Breathing & Support

Teaching students to breathe properly is difficult. Teaching them to support is even more difficult. An approach that works for some students won’t work for others. I’ve collected advice from around the web (and the library) to help you as you teach your students proper breathing/support techniques.


All students struggle to understand what the diaphragm really is. This video helps students visualize how it works: (the video is good, the audio less so)

 


Martin Schuring (oboe) from Arizona State University published an article in The Double Reed [32/1 (2000): 19-22] with great ideas on how to teach breathing. Here is an excerpt:

Every student has heard, “Breathe from the diaphragm!” without really knowing what that means. Where is the diaphragm? What does it do? Why is it important to wind playing? The diaphragm is a sheet of tissue that separates the heart and lungs from the internal organs – the stomach, intestines, etc. Its muscular action pulls downward when we inhale and relaxes as we exhale.

I would honestly prefer to leave the diaphragm out of the breathing discussion altogether – nobody can really visualize or feel their diaphragm – but the use of the term is so well established that this much discussion, at least, is unavoidable. Instead of dwelling on the diaphragm, it is important to begin by breathing as deeply as possible – all the way to the bottom of the lungs – and to fill to the top from there. Most students are adept enough at taking a shallow breath, so the first goal is to bring air all the way to the bottom of the lungs. Everyone frequently does this naturally – when sleeping, or laughing, coughing, gasping – when doing just about anything besides playing the oboe. It’s worth trying a few of these natural things to observe how they feel. Yawn – a really deep satisfying yawn. Feel how the air goes all the way down; feel how your stomach goes out? Laugh. Feel how your stomach moves? Cough. Feel the same thing? Gasp as if you’re suddenly scared to death…

Let’s skip right to a simple exercise that almost never fails. Sit on the edge of a chair, lean forward until your hands touch the floor, relax, and inhale. An observer should see your lower back expand; you should feel your belly expand against your legs. Repeat the breath a few times, especially if it is a new sensation. Now, while gradually moving to an upright sitting position, continue to take slow deep breaths while maintaining the same feeling. Remember to take deep, full breaths. Repeat the chair exercise every time you aren’t sure whether you breathed correctly or not. Your stomach should expand first, then your chest. Don’t breathe just from the belly. Many students, under the impression that they must “breathe from the diaphragm,” never fill up the chest at all. Remember the toothpaste tube – not filling the chest is as useless as filling only the chest; we must inhale air to all parts of the lungs. A helper or a teacher should check progress by putting his or her hands on either side of your back just below the armpits. After the stomach expands, the upper back should expand also, forcing the observer’s hands apart. The idea is to expand the torso – to make it wider, not taller. If breathing makes you taller, re-examine your posture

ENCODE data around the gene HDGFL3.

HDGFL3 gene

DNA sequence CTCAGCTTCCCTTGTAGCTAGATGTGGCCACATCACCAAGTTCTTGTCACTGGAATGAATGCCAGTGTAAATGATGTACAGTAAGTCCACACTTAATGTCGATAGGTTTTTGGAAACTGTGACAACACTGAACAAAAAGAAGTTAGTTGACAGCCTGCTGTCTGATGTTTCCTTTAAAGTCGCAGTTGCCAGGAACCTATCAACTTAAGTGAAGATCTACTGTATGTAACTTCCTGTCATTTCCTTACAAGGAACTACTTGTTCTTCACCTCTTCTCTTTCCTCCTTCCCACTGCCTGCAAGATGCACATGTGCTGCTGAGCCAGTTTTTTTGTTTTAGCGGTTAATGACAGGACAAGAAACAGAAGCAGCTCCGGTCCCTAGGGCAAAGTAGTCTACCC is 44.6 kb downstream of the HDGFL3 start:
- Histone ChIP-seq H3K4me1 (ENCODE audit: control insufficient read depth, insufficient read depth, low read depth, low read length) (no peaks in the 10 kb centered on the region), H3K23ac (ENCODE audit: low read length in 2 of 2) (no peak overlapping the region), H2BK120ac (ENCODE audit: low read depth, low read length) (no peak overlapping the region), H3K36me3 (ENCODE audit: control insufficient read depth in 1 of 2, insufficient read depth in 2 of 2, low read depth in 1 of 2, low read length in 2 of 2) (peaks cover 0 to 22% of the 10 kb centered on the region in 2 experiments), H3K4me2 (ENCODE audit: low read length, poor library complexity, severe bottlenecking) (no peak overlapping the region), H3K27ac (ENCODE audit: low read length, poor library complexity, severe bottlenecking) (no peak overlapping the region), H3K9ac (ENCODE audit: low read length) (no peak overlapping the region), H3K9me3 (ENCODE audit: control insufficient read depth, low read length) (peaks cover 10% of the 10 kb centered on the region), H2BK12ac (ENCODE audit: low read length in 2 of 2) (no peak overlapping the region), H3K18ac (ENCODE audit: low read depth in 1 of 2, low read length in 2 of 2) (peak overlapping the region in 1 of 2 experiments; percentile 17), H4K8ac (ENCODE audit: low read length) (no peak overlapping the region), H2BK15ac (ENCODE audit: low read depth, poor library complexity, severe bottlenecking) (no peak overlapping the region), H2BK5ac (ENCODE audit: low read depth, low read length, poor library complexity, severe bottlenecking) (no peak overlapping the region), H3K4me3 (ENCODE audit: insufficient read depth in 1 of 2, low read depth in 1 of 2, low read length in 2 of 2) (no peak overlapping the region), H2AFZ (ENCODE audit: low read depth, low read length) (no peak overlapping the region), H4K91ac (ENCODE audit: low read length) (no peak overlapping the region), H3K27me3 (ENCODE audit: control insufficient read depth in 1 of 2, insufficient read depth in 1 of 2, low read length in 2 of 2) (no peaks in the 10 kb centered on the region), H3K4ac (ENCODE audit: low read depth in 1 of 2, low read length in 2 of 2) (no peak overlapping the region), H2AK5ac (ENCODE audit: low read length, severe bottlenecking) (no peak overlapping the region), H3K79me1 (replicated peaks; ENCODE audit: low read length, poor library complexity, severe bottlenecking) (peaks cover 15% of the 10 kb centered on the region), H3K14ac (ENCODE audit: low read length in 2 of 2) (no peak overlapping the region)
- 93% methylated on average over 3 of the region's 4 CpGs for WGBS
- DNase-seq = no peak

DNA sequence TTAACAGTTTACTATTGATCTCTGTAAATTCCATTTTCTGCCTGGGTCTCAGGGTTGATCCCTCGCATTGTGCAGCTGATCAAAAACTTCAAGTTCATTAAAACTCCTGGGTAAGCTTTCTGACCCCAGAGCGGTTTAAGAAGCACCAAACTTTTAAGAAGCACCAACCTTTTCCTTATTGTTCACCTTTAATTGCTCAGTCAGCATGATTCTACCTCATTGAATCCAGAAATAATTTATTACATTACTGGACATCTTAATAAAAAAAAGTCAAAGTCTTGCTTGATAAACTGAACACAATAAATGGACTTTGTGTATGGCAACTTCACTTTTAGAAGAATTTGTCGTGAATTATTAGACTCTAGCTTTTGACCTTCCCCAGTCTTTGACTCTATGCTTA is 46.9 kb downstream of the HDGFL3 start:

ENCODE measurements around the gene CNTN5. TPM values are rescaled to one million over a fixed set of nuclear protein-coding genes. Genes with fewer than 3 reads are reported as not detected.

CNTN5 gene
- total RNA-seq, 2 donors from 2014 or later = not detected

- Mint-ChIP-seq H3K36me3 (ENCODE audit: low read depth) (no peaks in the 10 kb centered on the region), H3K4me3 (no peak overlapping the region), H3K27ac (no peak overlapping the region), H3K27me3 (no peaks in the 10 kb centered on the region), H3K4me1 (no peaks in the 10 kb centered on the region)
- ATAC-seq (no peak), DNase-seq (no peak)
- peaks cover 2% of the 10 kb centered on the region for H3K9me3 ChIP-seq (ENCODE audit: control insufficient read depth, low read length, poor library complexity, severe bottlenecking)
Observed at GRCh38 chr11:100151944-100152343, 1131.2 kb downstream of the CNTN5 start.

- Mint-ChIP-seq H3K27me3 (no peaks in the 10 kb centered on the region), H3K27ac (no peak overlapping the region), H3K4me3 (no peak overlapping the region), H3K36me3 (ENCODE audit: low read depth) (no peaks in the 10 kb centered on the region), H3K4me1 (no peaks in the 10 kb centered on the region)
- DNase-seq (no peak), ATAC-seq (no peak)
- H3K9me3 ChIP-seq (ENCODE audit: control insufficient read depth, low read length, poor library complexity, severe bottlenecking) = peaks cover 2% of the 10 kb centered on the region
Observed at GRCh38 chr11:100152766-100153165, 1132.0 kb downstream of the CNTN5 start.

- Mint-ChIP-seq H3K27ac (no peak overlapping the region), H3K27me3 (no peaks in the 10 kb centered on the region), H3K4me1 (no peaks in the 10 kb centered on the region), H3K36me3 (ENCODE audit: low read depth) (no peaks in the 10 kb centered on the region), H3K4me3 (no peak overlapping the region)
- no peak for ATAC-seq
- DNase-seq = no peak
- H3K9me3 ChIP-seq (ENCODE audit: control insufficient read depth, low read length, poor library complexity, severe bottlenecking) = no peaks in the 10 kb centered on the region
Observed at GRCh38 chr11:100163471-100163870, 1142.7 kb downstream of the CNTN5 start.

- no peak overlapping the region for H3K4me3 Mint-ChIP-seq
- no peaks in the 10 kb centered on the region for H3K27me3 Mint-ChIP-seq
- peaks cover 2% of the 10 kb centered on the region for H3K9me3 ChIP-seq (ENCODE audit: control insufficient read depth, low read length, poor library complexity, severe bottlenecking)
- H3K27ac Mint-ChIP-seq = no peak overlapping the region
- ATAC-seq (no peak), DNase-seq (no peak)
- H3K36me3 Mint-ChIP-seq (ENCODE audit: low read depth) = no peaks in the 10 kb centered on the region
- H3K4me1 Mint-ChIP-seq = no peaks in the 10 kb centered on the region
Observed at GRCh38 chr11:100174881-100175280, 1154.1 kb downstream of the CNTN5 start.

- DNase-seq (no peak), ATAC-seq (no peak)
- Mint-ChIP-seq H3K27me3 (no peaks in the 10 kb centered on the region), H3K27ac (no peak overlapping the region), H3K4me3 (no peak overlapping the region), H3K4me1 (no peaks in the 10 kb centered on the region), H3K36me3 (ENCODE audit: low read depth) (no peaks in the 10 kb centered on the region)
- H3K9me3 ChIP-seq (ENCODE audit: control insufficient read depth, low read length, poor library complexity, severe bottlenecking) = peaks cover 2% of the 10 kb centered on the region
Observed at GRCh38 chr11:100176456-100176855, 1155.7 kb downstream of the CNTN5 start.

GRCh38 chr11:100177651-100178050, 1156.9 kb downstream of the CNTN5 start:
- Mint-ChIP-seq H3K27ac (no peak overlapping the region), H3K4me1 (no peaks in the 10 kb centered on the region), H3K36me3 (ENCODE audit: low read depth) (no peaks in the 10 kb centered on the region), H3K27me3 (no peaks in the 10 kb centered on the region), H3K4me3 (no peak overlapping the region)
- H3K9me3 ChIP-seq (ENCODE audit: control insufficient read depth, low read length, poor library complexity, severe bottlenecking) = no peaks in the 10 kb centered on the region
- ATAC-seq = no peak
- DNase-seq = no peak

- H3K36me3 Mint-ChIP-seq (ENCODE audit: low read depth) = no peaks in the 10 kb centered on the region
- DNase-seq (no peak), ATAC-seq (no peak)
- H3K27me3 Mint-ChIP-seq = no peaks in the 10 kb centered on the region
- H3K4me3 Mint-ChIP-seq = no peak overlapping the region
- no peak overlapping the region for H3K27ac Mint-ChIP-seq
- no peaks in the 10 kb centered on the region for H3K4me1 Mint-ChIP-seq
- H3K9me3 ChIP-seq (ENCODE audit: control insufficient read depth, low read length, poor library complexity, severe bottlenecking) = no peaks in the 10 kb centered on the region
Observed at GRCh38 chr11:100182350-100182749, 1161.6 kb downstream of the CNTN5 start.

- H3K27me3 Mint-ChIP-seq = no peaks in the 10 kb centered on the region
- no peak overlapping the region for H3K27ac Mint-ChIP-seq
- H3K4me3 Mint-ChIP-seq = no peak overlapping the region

Brett Van Gansbeke of www.orchestralbassoon.com has a good article on the subject at his website.

He quotes Waterhouse, McGill, Weait, and others in his discussion of breathing and embouchure.


Eryn Oft of Jacksonville State University has a YouTube video that demonstrates how she uses balloons to teach proper breathing, embouchure, and vibrato.


Bassoonist Sean Gordon shared this great advice on the Bassoonists United facebook page:

There are a lot of myths and personal opinions (which always have merit but might not work for everyone) floating around about what “support” is.

I’ll try to explain what it actually is, and how to develop it: when you inhale, your diaphragm contracts- it flattens and widens like rolling a pizza dough, pulling your lungs downward and pushing your ribs outward. Air rushes into your lungs to fill this space. When you exhale, your diaphragm RELAXES back to its normal state, putting gentle upward pressure on your lungs and allowing your ribs to fall back into place, pushing and squeezing SOME air out of your lungs. But when your diaphragm is totally relaxed, there is still lots of air left in your lungs. Moreover, simply allowing your diaphragm to relax as we do in normal breathing, you cannot create near enough air pressure to get a sound on the bassoon. This is where our abdominal core comes in. It: 1- squeezes the ribcage inward against the lungs; and 2- squeezes our guts up against the diaphragm. This allows us to expel more air at a very and controllable high pressure. Maintaining this SUPPORT of the airstream as we move BETWEEN notes, articulations, and registers helps us sound good by making sure the different resistances of different notes don’t get the best of us.

On tone- it’s important to balance air and embouchure pressure. Too much embouchure and not enough air pressure makes a sharp, quiet tone that tends to cut out as the reed closes up from all the mouth pressure (aka biting). On the flip side, too much air and not enough embouchure tends to produce a loud, often “buzzy” and flat sound.

The best way to learn to support well with your air AND embouchure is to make sure you have a good reed and practice playing intervals with a tuner, focusing on a resonant and even tone that you think is “good” (“good” varies extremely from player to player.)

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